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In my book of waves and optics, there's a chapter about the rings of Newton and as a question there is: how is the interference pattern when we use white light, considering me it's : there are rings in different color, the ring with the smallest diameter is in blue. But then they ask what's the difference with spectral light and I don't really know this.

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  • $\begingroup$ I've added the homework-and-exercises tag. In the future, please use this tag on this type of question. $\endgroup$ – Ben Crowell Jun 18 at 14:41
  • $\begingroup$ There are many textbooks and Internet sites which show what happens. $\endgroup$ – Farcher Jun 18 at 15:43
  • $\begingroup$ @BenCrowell I'll do, I didn't know there existed such a tag, sorry $\endgroup$ – Mari3 Jun 18 at 18:14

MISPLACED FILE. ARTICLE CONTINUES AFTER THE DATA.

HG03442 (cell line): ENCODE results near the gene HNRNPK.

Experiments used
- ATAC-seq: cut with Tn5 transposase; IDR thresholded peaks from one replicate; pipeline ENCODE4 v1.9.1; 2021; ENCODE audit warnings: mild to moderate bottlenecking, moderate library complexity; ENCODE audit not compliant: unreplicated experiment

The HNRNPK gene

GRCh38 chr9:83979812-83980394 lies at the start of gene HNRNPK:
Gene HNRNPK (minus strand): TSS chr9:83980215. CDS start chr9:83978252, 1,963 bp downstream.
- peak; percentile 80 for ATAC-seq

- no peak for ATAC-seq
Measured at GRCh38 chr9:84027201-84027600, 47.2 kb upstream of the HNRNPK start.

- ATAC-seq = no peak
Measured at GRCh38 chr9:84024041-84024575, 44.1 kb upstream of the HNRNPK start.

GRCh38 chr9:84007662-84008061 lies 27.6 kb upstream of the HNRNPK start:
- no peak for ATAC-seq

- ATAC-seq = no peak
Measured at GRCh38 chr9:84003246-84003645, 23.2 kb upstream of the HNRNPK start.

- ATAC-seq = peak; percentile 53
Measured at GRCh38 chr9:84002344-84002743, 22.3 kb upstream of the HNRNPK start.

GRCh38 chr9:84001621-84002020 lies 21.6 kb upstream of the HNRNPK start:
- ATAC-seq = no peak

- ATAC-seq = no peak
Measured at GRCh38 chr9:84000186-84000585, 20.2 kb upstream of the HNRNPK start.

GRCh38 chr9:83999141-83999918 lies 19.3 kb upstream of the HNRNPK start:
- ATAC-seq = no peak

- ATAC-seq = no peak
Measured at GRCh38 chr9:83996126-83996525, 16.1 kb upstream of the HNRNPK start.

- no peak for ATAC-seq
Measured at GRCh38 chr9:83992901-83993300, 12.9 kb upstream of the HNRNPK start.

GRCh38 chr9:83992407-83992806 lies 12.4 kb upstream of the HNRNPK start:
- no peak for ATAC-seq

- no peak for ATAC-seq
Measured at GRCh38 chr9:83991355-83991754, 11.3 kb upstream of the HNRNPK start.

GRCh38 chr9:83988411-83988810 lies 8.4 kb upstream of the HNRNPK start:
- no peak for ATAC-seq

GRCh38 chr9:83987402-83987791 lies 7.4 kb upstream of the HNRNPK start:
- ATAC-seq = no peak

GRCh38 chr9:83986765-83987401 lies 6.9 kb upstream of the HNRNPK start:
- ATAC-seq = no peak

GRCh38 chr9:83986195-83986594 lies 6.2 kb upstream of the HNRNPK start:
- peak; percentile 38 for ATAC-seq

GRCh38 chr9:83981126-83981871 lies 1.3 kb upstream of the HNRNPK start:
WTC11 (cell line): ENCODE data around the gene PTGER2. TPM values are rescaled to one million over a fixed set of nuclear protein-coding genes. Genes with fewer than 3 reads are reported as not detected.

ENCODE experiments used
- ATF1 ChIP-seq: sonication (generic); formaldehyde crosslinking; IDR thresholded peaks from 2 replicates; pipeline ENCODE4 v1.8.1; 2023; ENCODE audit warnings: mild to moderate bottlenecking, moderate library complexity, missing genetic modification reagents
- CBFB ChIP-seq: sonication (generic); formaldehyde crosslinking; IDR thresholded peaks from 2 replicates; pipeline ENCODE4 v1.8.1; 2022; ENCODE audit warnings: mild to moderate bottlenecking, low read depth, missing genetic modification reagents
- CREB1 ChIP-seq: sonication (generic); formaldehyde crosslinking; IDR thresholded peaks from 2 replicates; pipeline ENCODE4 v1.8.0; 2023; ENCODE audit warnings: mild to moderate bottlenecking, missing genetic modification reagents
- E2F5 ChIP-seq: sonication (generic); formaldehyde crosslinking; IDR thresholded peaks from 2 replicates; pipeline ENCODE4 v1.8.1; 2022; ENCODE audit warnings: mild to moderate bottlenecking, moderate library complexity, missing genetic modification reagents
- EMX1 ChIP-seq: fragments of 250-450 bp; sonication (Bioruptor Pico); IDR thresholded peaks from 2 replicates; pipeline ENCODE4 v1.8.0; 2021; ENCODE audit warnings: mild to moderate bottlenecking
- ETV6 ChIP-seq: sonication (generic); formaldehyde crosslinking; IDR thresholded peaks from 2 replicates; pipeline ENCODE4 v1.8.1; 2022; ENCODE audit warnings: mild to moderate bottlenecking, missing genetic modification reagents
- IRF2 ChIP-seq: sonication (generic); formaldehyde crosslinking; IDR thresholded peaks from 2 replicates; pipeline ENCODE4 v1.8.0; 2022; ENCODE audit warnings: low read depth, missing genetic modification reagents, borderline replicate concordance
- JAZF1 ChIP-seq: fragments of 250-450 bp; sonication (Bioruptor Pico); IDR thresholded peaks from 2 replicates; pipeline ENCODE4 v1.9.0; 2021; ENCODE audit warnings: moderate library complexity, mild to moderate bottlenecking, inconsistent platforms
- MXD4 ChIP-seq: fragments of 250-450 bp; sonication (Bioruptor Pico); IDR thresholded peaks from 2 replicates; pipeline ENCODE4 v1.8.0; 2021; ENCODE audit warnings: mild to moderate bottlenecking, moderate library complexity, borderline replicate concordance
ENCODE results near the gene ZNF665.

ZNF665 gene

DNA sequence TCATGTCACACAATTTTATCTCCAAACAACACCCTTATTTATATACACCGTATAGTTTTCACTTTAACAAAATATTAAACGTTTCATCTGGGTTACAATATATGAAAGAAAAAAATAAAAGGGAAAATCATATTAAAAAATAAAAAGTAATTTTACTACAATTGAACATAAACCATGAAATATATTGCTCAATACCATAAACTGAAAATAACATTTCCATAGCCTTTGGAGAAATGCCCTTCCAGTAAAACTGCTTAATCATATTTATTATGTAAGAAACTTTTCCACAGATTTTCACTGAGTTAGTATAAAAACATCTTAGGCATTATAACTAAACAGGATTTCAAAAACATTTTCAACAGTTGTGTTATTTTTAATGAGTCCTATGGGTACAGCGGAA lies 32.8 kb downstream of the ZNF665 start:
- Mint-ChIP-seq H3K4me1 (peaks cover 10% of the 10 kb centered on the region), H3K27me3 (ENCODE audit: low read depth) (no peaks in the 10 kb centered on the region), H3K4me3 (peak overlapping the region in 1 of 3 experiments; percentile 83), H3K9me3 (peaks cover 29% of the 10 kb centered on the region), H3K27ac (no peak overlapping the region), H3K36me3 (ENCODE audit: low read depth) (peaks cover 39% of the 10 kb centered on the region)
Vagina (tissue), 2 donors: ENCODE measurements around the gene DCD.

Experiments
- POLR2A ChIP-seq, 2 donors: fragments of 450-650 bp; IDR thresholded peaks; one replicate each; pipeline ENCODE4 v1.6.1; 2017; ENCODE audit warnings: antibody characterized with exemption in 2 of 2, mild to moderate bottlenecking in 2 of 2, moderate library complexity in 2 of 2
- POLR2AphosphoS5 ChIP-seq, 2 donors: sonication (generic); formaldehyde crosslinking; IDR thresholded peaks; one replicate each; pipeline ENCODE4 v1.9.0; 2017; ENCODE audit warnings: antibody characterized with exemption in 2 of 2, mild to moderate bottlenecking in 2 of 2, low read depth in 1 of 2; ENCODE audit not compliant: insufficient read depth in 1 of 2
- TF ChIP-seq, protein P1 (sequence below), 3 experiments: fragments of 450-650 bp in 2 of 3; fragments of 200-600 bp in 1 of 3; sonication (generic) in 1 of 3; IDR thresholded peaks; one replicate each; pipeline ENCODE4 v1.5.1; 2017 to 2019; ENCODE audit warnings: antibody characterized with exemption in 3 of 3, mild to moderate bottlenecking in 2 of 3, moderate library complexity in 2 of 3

• $\begingroup$ @Farcher they only talk about white light not about spectral light... $\endgroup$ – Mari3 Jun 18 at 18:14
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"Spectral light" is a fairly weird phrasing, but presumably it means monochromatic light of well-defined wavelength. This will produce a well-defined set of rings.

White light, by comparison, is formed by multiple wavelengths, all of which will create rings at different diameters, overlapping with each other. At the very center, you'll be able to observe some interference, with light and dark fringes separated by coloured boundaries (caused by the different spacings of the different colours), but these will quickly wash out and the interference will be destroyed as dark fringes in one colour start to overlap completely with light fringes in other colours.

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